An Article In Meteorite-Times Magazine
by Matt Morgan of Mile High Meteorites and
Gary Curtiss, Rocky Mountain Meteorite Laboratory



Johnstown, Colorado    Diogenite

At 4:20 in the afternoon of July 6, 1924, people were gathering for a funeral service in front of a church near the town of Elwell, two miles west of Johnstown, Colorado.  Out of nowhere, a sudden sound, likened to that of an airplane engine, filled the quiet day and interrupted the service. A trail of smoke was emblazoned across the blue sky followed by a series of loud explosions.  At ground level, “thuds” and “thumps” were heard and a black stone, falling from the sky, stuck near the doors of the church where the service was being held.  Thirty minutes after the service, the church undertaker removed a 15-pound stone from the soil at a depth of 20 inches. 

Following the sight and sounds of the fireball, 27 fusion-crusted stones were recovered, with a total weight of 88.9 pounds, the largest weighing 51.8 pounds.  Most of the meteorites embedded themselves in the soft soil, however a few landed within feet of farm workers out in their fields. The 51.8-pound stone buried itself 5-feet-deep while 5 miles to the south, a 7-pound stone came to rest on the surface.  Like other meteorite falls, the fragments were distributed in an ellipse, however the distribution pattern of the Johnstown meteorites was unusual.  Instead of the largest stones falling at the far end of the ellipse, they fell out first, creating an inverted strewn field.  The smaller stones rained down on rooftops in the town of Mead, located 10 miles away from the spot where the first stones fell.  Local residents reportedly picked up many pea- to walnut-sized stones.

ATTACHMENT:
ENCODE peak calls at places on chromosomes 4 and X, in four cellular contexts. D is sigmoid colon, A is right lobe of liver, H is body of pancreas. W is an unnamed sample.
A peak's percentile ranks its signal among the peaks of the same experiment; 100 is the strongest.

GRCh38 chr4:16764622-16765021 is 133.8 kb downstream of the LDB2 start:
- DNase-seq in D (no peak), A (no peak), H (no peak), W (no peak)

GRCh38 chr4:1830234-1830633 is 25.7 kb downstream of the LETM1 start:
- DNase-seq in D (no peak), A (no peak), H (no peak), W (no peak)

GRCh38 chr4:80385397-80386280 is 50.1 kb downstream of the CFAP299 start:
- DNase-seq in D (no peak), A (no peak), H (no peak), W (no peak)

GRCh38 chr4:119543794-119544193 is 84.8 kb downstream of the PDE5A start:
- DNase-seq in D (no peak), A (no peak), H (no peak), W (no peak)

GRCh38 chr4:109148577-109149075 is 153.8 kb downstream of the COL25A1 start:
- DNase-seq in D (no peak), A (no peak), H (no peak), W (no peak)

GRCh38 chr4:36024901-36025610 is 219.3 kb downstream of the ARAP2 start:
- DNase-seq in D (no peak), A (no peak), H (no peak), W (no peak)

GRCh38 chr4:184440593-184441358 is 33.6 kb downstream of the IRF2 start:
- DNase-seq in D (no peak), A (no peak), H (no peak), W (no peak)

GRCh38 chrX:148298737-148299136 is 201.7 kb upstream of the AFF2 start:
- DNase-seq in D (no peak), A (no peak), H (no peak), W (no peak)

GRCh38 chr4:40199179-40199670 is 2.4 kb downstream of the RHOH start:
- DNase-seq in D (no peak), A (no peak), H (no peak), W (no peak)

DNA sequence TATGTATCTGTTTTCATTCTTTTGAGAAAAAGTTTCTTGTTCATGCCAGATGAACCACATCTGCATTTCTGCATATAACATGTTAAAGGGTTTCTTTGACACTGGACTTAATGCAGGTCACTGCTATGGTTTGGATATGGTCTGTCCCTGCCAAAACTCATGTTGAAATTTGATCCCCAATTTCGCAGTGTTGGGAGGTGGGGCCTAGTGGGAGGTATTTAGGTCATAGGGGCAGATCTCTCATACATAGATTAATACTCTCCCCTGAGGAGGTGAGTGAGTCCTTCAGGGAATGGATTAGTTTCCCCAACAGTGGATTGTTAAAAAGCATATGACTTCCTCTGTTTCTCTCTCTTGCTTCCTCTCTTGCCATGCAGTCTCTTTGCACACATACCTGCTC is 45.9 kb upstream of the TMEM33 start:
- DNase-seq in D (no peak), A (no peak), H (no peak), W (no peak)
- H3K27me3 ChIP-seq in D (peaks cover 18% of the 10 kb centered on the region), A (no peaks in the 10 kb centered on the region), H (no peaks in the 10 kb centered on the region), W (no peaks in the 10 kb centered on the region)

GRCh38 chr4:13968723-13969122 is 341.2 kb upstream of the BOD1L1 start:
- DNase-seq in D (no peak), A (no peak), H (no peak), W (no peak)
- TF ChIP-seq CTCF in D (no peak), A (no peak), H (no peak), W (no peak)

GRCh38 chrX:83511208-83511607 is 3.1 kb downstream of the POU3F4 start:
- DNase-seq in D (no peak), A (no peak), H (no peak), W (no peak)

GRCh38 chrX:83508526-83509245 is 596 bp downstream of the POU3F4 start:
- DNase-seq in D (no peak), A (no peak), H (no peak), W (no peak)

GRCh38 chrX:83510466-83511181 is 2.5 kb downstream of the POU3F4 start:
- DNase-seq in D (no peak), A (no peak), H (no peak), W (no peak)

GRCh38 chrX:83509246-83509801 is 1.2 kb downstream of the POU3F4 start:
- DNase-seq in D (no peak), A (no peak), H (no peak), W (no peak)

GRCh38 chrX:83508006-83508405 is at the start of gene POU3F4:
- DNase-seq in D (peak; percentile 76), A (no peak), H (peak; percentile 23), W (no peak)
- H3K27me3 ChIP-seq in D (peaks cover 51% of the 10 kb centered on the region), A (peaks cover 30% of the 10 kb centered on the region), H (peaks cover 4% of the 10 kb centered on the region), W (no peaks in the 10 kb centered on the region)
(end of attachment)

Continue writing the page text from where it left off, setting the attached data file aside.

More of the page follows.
The Johnstown meteorite is classified as a calcium-poor diogenite, being composed mainly of hypersthene, with minor amounts of plagioclase and olivine.  The cut and polished surface of a Johnstown meteorite presents a picture of large, green hypersthene crystals set in a creamy-white brecciated matrix.  The large size of the hypersthene crystals suggests that Johnstown meteorite cooled slowly, probably within a magma chamber beneath the surface of a differentiated asteroid, like 4 Vesta.


Top 5 institutions containing Johnstown:

1. 37.47 lbs American Museum of Natural History, New York

2. 11.46 lbs Denver Museum of Nature and Science

3. 5.47 lbs Arizona State University, Tempe

4. 3.02 lbs U.S. National Museum, Washington

5. 2.87 lbs Museum of Natural History, London


Suggested reading

Hovey, E. O., 1925, A new meteoric stone from Johnstown, Weld County, Colorado: American Museum Novitates, n. 203.

Nininger, H. H., 1952, Out of the sky: Dover Publications, 336 p.

Norton, O. R., 2002, The Cambridge encyclopedia of meteorites: Cambridge University Press, 354 p.

Weir, D., 1997-2002, Description of the Johnstown meteorite, on-line at